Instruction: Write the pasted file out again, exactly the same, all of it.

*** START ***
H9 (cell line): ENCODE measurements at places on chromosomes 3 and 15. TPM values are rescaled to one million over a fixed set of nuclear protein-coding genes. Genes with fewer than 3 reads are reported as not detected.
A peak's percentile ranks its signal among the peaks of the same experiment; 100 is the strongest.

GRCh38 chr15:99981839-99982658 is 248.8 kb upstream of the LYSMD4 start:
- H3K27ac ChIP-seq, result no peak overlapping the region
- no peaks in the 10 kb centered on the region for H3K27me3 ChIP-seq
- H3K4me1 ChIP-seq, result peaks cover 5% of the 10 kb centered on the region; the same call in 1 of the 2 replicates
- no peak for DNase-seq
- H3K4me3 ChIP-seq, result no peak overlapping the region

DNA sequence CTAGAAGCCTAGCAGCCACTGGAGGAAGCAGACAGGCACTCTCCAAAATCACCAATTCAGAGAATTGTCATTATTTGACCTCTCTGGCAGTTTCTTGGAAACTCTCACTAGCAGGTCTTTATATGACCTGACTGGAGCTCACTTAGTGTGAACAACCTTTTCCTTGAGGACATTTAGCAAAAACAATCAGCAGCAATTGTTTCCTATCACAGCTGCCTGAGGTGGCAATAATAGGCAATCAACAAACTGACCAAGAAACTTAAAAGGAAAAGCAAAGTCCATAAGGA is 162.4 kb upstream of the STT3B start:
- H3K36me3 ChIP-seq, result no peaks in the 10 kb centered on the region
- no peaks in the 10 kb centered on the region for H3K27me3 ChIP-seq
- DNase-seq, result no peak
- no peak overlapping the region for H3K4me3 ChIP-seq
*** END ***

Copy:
H9 (cell line): ENCODE measurements at places on chromosomes 3 and 15. TPM values are rescaled to one million over a fixed set of nuclear protein-coding genes. Genes with fewer than 3 reads are reported as not detected.
A peak's percentile ranks its signal among the peaks of the same experiment; 100 is the strongest.

GRCh38 chr15:99981839-99982658 is 248.8 kb upstream of the LYSMD4 start:
- H3K27ac ChIP-seq, result no peak overlapping the region
- no peaks in the 10 kb centered on the region for H3K27me3 ChIP-seq
- H3K4me1 ChIP-seq, result peaks cover 5% of the 10 kb centered on the region; the same call in 1 of the 2 replicates
- no peak for DNase-seq
- H3K4me3 ChIP-seq, result no peak overlapping the region

DNA sequence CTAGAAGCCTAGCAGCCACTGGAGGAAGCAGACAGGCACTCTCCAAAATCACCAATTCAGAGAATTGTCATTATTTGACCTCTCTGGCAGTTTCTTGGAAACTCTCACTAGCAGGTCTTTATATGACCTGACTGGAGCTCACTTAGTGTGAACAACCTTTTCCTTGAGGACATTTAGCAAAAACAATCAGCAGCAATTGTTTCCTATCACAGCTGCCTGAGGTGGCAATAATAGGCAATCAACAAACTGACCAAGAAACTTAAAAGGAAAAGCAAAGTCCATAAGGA is 162.4 kb upstream of the STT3B start:
- H3K36me3 ChIP-seq, result no peaks in the 10 kb centered on the region
- no peaks in the 10 kb centered on the region for H3K27me3 ChIP-seq
- DNase-seq, result no peak
- no peak overlapping the region for H3K4me3 ChIP-seq